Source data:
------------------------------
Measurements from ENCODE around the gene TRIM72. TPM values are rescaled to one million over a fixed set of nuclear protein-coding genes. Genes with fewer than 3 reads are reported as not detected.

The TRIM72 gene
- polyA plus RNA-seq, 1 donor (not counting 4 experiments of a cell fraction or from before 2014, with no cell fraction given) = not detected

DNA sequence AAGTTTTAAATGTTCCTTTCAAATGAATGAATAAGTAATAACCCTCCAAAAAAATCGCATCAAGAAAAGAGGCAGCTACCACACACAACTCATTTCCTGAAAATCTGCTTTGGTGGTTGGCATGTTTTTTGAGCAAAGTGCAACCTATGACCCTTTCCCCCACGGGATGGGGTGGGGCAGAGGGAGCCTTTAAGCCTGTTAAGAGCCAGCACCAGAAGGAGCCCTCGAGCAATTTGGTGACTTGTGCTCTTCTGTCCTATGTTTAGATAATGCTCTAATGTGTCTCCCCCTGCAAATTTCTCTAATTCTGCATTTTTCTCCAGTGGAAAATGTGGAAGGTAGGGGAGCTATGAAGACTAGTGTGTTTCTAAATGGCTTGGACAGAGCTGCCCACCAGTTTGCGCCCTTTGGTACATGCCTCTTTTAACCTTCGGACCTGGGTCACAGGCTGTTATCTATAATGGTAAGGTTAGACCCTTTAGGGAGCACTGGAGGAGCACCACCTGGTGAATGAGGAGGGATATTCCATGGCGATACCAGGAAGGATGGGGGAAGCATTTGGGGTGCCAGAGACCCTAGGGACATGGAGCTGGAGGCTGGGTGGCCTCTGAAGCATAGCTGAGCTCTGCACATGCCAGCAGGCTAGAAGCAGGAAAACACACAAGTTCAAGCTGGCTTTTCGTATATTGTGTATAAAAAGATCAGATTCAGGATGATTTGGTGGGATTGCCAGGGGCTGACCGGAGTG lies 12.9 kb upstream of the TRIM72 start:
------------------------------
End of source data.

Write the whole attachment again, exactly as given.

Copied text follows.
Measurements from ENCODE around the gene TRIM72. TPM values are rescaled to one million over a fixed set of nuclear protein-coding genes. Genes with fewer than 3 reads are reported as not detected.

The TRIM72 gene
- polyA plus RNA-seq, 1 donor (not counting 4 experiments of a cell fraction or from before 2014, with no cell fraction given) = not detected

DNA sequence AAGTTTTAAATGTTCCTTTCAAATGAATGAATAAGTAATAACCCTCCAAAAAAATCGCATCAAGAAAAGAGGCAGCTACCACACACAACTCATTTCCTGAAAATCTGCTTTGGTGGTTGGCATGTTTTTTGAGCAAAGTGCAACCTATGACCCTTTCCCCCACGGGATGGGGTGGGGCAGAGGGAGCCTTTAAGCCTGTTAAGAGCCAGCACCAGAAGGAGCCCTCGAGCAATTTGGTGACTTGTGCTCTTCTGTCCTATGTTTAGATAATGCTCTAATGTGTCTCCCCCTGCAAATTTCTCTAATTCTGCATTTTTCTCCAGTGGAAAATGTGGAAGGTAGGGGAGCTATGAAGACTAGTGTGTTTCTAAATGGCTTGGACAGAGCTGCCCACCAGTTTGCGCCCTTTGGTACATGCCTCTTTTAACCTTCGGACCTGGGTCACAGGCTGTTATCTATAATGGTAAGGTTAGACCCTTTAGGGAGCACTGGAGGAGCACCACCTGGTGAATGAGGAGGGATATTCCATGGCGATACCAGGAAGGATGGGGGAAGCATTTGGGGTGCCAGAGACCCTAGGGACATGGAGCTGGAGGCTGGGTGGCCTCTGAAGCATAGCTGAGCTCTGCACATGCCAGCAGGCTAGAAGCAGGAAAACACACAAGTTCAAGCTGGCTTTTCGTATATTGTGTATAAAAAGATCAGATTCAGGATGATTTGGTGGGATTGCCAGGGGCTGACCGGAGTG lies 12.9 kb upstream of the TRIM72 start: